Kaiserreich constitution A painting of Kaiser Wilhelm II, the last German emperor Popperfoto/Getty Images
The imperial chancellor (Head of government) TopFoto
The constitution of the German empire was introduced by the statesman Otto von Bismarck in 1871. It united 26 German states into a single federal nation and was widely respected for balancing democracy with monarchy. This mixture of elements has sparked lively debates over the extent to which the Kaiserreich (German empire) was a democracy and the breadth of the kaiser’s power. This constitution was replaced by the Weimar Constitution in 1919
The first chancellor of the German empire, Otto von Bismarck
The Reichstag building in Berlin, c.1900
Ap po dis ints a mis n ses d
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The kaiser (German emperor) The kaiser, as head of state, was the head of the German armed forces and in charge of foreign affairs. He could declare war or negotiate for peace.
The Reichstag (Imperial parliament) The Reichstag could accept or reject the laws proposed by the imperial government. It could also veto treaties agreed by the kaiser. The Reichstag could not force the chancellor to resign.
Ele ct The German electorate (Men over the age of 25) The electorate voted for the Reichstag every 3 years, or when the kaiser dissolved the Reichstag.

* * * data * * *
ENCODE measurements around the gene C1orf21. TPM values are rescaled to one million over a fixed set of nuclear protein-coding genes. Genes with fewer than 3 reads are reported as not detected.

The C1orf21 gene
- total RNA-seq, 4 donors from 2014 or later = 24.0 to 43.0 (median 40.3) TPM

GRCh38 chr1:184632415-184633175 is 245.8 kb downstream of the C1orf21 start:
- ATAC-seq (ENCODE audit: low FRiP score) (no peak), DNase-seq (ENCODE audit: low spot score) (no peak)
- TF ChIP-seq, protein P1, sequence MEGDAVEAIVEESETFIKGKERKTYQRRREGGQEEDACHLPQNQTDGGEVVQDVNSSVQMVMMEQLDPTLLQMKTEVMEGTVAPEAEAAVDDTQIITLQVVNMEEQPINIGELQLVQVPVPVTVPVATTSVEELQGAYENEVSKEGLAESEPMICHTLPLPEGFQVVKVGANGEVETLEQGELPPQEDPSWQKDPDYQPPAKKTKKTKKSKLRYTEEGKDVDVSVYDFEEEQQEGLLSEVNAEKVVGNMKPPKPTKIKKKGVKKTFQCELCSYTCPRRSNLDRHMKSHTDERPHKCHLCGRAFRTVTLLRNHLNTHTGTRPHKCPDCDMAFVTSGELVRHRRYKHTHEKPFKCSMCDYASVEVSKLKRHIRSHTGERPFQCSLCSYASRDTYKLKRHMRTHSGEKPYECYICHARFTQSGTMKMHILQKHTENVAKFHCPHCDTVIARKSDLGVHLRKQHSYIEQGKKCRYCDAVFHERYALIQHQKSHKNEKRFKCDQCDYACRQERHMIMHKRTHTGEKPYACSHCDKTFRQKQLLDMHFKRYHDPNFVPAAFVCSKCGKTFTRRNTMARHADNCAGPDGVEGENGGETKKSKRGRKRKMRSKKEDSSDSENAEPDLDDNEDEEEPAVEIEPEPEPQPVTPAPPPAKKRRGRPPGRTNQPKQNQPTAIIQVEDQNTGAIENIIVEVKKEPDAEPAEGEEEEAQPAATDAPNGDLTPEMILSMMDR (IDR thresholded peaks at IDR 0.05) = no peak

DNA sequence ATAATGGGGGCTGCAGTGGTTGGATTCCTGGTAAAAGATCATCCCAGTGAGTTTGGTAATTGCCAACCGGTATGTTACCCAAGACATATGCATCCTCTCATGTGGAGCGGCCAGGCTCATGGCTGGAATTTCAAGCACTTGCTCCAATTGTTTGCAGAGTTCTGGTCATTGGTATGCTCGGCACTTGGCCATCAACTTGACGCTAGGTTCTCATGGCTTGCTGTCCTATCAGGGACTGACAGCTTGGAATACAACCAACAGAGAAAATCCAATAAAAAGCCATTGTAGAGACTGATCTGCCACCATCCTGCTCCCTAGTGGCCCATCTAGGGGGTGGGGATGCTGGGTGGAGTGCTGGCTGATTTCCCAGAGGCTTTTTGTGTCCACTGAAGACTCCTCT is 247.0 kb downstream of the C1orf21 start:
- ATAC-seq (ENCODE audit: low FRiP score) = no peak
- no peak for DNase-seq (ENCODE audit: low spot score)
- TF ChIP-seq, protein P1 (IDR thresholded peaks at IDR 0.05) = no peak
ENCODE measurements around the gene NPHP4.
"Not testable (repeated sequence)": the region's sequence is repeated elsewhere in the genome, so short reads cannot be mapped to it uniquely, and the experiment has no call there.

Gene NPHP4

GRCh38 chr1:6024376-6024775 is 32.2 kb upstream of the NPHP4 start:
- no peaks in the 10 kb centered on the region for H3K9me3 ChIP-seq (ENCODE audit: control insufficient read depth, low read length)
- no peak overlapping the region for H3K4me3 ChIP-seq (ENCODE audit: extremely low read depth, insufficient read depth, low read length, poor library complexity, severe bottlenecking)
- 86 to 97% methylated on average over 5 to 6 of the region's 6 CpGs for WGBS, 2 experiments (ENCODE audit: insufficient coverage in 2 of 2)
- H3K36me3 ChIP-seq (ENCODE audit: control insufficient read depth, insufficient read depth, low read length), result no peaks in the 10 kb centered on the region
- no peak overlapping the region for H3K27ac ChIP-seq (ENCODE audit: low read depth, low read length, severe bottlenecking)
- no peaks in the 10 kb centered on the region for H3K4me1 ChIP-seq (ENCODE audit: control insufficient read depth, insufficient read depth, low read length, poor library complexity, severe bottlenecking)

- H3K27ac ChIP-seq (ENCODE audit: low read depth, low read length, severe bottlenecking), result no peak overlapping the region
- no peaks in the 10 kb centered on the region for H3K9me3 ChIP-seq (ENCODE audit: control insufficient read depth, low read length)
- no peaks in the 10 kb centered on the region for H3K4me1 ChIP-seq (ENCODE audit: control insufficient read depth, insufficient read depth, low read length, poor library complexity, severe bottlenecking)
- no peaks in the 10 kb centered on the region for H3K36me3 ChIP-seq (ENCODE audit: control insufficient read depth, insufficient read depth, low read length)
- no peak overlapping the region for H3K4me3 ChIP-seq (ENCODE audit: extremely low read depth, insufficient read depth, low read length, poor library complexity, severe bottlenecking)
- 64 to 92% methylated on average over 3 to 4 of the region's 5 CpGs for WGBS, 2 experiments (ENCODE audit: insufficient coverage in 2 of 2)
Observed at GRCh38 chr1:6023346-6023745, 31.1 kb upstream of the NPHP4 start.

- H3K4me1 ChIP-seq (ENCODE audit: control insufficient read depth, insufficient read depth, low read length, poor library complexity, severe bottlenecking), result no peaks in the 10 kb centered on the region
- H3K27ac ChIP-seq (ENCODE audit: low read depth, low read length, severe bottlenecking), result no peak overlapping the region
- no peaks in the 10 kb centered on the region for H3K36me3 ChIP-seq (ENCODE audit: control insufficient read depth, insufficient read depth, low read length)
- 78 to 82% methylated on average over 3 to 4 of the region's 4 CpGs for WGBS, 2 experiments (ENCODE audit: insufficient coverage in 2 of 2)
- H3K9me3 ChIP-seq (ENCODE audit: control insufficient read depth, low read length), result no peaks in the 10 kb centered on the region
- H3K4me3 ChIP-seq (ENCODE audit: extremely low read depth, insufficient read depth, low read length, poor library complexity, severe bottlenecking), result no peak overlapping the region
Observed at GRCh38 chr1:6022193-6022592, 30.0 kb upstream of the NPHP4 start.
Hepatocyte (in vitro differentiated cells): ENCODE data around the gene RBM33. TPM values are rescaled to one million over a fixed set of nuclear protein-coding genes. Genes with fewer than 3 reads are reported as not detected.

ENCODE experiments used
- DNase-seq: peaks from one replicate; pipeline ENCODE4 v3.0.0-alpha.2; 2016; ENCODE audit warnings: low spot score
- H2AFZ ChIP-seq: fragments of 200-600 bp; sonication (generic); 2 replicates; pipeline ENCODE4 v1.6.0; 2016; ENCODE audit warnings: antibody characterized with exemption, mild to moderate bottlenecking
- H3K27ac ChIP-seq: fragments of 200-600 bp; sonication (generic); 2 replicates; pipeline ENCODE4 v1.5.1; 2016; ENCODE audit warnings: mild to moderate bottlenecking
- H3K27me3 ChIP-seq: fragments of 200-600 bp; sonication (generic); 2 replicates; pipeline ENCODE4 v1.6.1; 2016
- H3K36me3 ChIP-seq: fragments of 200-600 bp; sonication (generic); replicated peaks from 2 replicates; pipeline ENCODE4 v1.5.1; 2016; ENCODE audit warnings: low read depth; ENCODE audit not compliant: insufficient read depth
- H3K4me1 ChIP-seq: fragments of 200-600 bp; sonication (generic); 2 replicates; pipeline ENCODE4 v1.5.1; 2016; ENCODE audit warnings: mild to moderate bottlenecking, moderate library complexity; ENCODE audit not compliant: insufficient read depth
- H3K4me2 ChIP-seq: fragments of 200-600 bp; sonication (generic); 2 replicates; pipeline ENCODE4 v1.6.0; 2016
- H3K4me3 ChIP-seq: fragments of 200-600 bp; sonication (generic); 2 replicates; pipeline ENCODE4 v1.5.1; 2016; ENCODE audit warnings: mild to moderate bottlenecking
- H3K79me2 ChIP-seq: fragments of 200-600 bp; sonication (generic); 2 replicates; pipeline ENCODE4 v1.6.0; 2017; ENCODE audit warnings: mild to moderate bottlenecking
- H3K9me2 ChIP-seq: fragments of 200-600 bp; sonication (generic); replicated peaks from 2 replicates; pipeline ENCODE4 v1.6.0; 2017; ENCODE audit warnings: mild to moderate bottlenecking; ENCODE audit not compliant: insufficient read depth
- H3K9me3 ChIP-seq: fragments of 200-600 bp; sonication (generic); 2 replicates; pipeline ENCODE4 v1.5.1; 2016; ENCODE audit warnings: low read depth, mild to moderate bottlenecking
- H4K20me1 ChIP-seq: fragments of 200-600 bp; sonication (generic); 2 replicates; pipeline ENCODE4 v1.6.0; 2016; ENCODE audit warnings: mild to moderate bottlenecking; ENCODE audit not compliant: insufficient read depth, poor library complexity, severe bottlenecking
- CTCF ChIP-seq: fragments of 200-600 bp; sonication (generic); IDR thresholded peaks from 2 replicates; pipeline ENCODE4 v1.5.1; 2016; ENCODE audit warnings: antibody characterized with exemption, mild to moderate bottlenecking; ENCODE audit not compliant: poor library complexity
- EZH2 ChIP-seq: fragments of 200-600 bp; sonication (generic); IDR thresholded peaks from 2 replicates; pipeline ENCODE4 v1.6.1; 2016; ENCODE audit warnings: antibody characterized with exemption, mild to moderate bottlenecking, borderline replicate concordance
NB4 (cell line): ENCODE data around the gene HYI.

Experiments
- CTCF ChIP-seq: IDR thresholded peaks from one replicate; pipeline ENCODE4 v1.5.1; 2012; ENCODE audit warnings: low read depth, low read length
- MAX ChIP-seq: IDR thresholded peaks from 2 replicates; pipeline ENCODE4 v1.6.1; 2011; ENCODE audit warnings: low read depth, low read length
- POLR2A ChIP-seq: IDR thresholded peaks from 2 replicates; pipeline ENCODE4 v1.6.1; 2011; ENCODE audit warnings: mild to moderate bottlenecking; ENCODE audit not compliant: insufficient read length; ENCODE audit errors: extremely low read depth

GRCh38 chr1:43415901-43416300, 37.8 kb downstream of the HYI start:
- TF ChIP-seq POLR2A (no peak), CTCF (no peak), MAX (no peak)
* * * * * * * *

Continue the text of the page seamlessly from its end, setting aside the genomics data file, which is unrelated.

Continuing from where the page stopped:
The cabinet (A committee of senior ministers) The chancellor and the cabinet were responsible for the day-to-day running of the German imperial government. The government was responsible for proposing laws for the approval of the Reichstag (parliament).
The Bundesrat Germany’s 26 states
(Federal council) The Bundesrat (sometimes known as Reichstrat) had the power to veto laws even if they were approved by the Reichstag. The Bundesrat could also veto the kaiser’s declaration of war when the war was not defensive.
20th Century History Review
Legislative (law-making) part of government Executive (administrative and policy-making) part of government
20thCenturyHistoryReviewExtras Go online for a printable PDF of this centre spread (see back cover).